I’m no fan of higher taxes, but it important to note that 47% of people in tax-year 2009 will pay no *FEDERAL* income tax. Many of these people will still pay FICA and medicare taxes at the federal level, and some percentage of these people will still pay state taxes of some kind (income, sales, real-estate).

    For many lower income people, the FICA/medicare tax is a larger federal burden than income tax and until recently that money was plunked into the general fund and spent (and the SS fund got bonds, but the *reported* federal deficit didn’t count those bonds as part of the deficit).

    -Mark Roulo

  8. sorry: I thought I had said federal both places.

    It doesn’t change the fact that those at the lowest-SES level consume more in services than they pay in taxes, especially since both their educational needs and their medical needs (not limited to obstetric and pediatric but also results of other bad choices) use more resources. For some, that is a temporary situation, since they move upward, but we have increasing levels of multi-generational poverty, with all of its associated problems (crime, addictions etc.) and costs.

    The situation is painful but I don’t think it’s sustainable.

  9. This is not an easy problem to solve. I work in one of the poorest congressional districts in the country and see every day the effects of government assistance gone wrong. I do not have the answers, but what I do know is that our country has moved passed an age where we simply leave children on the street to fend for themselves. Government assistance should be used to put the ball in the child’s court instead of the parents’ while not creating adults out of children (as their environments oftentimes tend to).

  10. Tom West says:

    I don’t think stepping backwards in time is an option. The simple reality is that in our current society, the vast majority are not willing to let those living in the United States die of starvation for any reason, be it bad decisions, bad luck, etc.

    You’re absolutely right that many people might be more responsible if their lives were in their hands and failure meant death. But many is not all. Some people *would* die. And that is not acceptable to our current society.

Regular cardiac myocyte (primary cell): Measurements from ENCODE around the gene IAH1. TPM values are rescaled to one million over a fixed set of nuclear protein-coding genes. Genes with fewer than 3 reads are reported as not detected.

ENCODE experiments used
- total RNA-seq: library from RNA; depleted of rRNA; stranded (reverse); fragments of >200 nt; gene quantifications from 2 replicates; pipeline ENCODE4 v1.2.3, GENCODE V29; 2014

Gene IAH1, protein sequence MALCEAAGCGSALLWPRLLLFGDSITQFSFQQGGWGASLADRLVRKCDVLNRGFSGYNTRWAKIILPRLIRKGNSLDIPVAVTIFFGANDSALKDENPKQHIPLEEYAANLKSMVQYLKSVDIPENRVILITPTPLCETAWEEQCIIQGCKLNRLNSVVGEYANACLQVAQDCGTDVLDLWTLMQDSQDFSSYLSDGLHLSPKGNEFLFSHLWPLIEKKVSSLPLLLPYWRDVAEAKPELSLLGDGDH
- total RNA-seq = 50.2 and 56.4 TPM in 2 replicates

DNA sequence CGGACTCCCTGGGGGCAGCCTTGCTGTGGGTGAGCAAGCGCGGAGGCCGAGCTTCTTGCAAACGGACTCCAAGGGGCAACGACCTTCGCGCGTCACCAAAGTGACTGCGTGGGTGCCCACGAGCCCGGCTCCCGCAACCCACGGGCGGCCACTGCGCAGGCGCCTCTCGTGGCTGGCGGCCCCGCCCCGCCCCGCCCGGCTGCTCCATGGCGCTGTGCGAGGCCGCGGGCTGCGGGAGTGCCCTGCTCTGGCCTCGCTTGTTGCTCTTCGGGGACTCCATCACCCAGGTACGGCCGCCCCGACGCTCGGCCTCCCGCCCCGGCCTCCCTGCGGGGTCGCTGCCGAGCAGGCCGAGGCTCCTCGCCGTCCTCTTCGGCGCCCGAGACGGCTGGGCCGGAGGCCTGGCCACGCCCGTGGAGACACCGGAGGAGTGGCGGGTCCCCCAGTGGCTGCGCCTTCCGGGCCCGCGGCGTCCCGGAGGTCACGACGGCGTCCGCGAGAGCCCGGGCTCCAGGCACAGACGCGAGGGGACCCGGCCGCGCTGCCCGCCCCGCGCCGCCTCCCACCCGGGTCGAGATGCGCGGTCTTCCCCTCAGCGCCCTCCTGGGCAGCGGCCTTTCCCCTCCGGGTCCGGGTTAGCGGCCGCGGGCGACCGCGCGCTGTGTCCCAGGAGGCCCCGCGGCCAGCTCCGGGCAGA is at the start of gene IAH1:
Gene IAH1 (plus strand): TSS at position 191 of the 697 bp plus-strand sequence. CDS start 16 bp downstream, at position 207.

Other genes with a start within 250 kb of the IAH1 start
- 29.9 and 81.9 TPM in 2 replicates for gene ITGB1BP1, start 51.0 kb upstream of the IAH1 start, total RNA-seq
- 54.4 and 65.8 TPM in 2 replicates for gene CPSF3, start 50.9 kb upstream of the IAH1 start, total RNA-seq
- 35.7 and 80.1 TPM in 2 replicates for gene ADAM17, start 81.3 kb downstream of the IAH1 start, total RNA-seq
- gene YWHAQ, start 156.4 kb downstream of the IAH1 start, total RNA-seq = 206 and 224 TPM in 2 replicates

11. Richard Aubrey says:

    Tom West.
    Let’s say you’re right about some would die anyway, and we wouldn’t accept that.
    I see two problems with that. Of those who might die, some would have genuine, diagnosable disabilities and, presumably, would be supported.
    Those who simply refused to support themselves would likely not die. It’s almost a tautology. If they’re so messed up as to starve themselves to death because they simply refuse to attempt to support themselves, they’re probably in the category of disabled.
    Those not, presuming there are any, would be in the position of a kid holding his breath until he turns blue so his parents will give him what he wants. Eventually, he breathes.

    However, it would be considerably easier to sell various support programs if they were not accompanied by guilt trips laid on those of us who are the ants in the old fable, who are supposed to support the grasshopper, who sneered at our work and frugality.
    Let’s be honest and say we need to support some small cohort of people because if we don’t, they’ll starve themselves to death. Not a matter of wicked capitalism, of lack of compassion, of greed, of racism.
    I’d suggest reading Magnet’s “The Dream and The Nightmare” and Dalrymple’s “The View from The Bottom”.
    From time to time, some folks get a clue. Years ago, in a Detroit paper, an attempted muckraking fell short when the reporter finally dialed the social worker’s office herself and handed the phone to the person whose assistance had been cut off because she didn’t make the appointments. Person wouldn’t take the phone.